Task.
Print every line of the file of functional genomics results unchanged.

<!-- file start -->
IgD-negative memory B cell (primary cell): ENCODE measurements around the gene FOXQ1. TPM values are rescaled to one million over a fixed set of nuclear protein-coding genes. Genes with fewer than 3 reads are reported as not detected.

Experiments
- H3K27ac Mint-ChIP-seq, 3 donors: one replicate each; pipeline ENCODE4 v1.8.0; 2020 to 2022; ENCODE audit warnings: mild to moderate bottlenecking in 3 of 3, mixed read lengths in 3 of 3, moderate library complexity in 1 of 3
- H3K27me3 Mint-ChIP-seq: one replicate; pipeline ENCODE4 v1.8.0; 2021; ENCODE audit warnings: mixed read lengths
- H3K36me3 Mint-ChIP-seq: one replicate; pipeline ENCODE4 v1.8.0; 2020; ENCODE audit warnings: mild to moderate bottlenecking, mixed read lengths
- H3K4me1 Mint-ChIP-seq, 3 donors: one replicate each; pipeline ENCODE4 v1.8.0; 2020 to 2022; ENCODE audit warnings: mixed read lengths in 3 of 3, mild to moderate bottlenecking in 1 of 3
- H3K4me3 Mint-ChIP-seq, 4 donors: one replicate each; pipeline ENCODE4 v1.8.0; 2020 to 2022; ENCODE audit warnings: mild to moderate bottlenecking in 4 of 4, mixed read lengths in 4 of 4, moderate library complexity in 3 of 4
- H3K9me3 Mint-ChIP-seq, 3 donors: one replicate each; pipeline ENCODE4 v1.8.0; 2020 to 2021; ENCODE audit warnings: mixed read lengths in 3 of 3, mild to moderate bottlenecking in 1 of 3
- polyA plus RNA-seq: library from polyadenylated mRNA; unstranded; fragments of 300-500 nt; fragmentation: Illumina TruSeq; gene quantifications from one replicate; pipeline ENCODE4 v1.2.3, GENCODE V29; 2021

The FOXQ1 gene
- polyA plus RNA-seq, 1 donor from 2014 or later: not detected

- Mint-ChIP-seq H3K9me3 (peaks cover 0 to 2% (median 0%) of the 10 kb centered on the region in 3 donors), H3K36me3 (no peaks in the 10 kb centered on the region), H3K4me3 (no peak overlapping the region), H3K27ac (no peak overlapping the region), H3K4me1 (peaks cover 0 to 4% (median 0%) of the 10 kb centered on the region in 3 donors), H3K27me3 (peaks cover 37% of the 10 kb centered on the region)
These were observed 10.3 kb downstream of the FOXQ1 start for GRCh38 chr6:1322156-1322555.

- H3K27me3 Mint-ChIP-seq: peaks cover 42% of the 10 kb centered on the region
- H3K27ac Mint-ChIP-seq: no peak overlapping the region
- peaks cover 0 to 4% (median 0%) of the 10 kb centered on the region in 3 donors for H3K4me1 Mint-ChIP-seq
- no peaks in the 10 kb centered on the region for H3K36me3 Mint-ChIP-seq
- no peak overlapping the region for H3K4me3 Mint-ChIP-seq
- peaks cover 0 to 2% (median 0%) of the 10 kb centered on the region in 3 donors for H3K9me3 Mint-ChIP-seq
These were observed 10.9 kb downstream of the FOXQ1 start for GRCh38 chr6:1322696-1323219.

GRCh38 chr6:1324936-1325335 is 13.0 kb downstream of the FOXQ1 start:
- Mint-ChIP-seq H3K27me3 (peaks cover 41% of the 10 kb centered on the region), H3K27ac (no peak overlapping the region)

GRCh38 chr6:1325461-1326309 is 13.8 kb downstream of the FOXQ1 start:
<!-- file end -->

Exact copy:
IgD-negative memory B cell (primary cell): ENCODE measurements around the gene FOXQ1. TPM values are rescaled to one million over a fixed set of nuclear protein-coding genes. Genes with fewer than 3 reads are reported as not detected.

Experiments
- H3K27ac Mint-ChIP-seq, 3 donors: one replicate each; pipeline ENCODE4 v1.8.0; 2020 to 2022; ENCODE audit warnings: mild to moderate bottlenecking in 3 of 3, mixed read lengths in 3 of 3, moderate library complexity in 1 of 3
- H3K27me3 Mint-ChIP-seq: one replicate; pipeline ENCODE4 v1.8.0; 2021; ENCODE audit warnings: mixed read lengths
- H3K36me3 Mint-ChIP-seq: one replicate; pipeline ENCODE4 v1.8.0; 2020; ENCODE audit warnings: mild to moderate bottlenecking, mixed read lengths
- H3K4me1 Mint-ChIP-seq, 3 donors: one replicate each; pipeline ENCODE4 v1.8.0; 2020 to 2022; ENCODE audit warnings: mixed read lengths in 3 of 3, mild to moderate bottlenecking in 1 of 3
- H3K4me3 Mint-ChIP-seq, 4 donors: one replicate each; pipeline ENCODE4 v1.8.0; 2020 to 2022; ENCODE audit warnings: mild to moderate bottlenecking in 4 of 4, mixed read lengths in 4 of 4, moderate library complexity in 3 of 4
- H3K9me3 Mint-ChIP-seq, 3 donors: one replicate each; pipeline ENCODE4 v1.8.0; 2020 to 2021; ENCODE audit warnings: mixed read lengths in 3 of 3, mild to moderate bottlenecking in 1 of 3
- polyA plus RNA-seq: library from polyadenylated mRNA; unstranded; fragments of 300-500 nt; fragmentation: Illumina TruSeq; gene quantifications from one replicate; pipeline ENCODE4 v1.2.3, GENCODE V29; 2021

The FOXQ1 gene
- polyA plus RNA-seq, 1 donor from 2014 or later: not detected

- Mint-ChIP-seq H3K9me3 (peaks cover 0 to 2% (median 0%) of the 10 kb centered on the region in 3 donors), H3K36me3 (no peaks in the 10 kb centered on the region), H3K4me3 (no peak overlapping the region), H3K27ac (no peak overlapping the region), H3K4me1 (peaks cover 0 to 4% (median 0%) of the 10 kb centered on the region in 3 donors), H3K27me3 (peaks cover 37% of the 10 kb centered on the region)
These were observed 10.3 kb downstream of the FOXQ1 start for GRCh38 chr6:1322156-1322555.

- H3K27me3 Mint-ChIP-seq: peaks cover 42% of the 10 kb centered on the region
- H3K27ac Mint-ChIP-seq: no peak overlapping the region
- peaks cover 0 to 4% (median 0%) of the 10 kb centered on the region in 3 donors for H3K4me1 Mint-ChIP-seq
- no peaks in the 10 kb centered on the region for H3K36me3 Mint-ChIP-seq
- no peak overlapping the region for H3K4me3 Mint-ChIP-seq
- peaks cover 0 to 2% (median 0%) of the 10 kb centered on the region in 3 donors for H3K9me3 Mint-ChIP-seq
These were observed 10.9 kb downstream of the FOXQ1 start for GRCh38 chr6:1322696-1323219.

GRCh38 chr6:1324936-1325335 is 13.0 kb downstream of the FOXQ1 start:
- Mint-ChIP-seq H3K27me3 (peaks cover 41% of the 10 kb centered on the region), H3K27ac (no peak overlapping the region)

GRCh38 chr6:1325461-1326309 is 13.8 kb downstream of the FOXQ1 start: